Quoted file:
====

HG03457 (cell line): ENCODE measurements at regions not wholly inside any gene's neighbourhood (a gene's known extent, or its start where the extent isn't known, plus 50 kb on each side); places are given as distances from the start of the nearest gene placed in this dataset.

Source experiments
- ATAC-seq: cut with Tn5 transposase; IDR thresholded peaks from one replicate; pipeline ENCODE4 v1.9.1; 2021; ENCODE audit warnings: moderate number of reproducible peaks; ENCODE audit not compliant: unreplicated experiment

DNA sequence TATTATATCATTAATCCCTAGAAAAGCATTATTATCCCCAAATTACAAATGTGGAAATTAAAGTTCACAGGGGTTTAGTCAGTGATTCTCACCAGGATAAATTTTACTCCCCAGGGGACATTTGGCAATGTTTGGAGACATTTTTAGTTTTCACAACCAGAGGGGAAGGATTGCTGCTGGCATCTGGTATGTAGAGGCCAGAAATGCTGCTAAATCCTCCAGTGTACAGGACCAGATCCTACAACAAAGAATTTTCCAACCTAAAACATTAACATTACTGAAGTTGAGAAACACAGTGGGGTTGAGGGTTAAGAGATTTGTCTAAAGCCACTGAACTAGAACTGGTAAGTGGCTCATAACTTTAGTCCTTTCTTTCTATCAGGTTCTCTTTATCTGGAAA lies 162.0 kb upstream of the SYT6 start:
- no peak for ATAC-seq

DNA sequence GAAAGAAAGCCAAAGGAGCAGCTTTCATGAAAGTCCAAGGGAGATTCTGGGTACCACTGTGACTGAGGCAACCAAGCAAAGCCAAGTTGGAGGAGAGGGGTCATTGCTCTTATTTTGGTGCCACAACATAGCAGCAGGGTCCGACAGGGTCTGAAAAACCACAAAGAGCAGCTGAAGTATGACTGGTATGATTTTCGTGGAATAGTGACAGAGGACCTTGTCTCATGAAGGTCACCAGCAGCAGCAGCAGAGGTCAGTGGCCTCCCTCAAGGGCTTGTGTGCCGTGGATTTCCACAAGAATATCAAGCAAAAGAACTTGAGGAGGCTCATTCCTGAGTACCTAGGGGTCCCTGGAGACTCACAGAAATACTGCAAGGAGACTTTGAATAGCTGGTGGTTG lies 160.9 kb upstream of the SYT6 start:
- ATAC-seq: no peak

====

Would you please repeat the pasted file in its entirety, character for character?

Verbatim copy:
HG03457 (cell line): ENCODE measurements at regions not wholly inside any gene's neighbourhood (a gene's known extent, or its start where the extent isn't known, plus 50 kb on each side); places are given as distances from the start of the nearest gene placed in this dataset.

Source experiments
- ATAC-seq: cut with Tn5 transposase; IDR thresholded peaks from one replicate; pipeline ENCODE4 v1.9.1; 2021; ENCODE audit warnings: moderate number of reproducible peaks; ENCODE audit not compliant: unreplicated experiment

DNA sequence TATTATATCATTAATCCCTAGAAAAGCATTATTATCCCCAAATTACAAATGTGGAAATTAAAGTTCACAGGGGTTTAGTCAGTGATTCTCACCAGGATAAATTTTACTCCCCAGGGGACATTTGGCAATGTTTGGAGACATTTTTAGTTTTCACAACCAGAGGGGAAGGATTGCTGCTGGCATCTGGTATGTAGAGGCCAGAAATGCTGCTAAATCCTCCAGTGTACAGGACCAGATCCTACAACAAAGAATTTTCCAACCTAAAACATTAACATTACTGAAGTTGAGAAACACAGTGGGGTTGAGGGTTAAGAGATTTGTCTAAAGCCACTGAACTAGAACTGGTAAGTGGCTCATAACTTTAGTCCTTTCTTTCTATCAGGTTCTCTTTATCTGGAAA lies 162.0 kb upstream of the SYT6 start:
- no peak for ATAC-seq

DNA sequence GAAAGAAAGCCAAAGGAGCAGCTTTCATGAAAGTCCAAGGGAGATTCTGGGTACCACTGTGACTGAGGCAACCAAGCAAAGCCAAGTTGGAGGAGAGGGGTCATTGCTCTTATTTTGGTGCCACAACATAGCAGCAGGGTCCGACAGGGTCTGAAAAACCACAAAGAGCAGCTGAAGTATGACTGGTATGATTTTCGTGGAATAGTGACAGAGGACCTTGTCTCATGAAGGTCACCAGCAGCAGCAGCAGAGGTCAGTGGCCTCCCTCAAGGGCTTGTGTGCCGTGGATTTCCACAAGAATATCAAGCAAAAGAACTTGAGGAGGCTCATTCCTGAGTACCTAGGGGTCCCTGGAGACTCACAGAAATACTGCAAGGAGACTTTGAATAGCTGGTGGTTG lies 160.9 kb upstream of the SYT6 start:
- ATAC-seq: no peak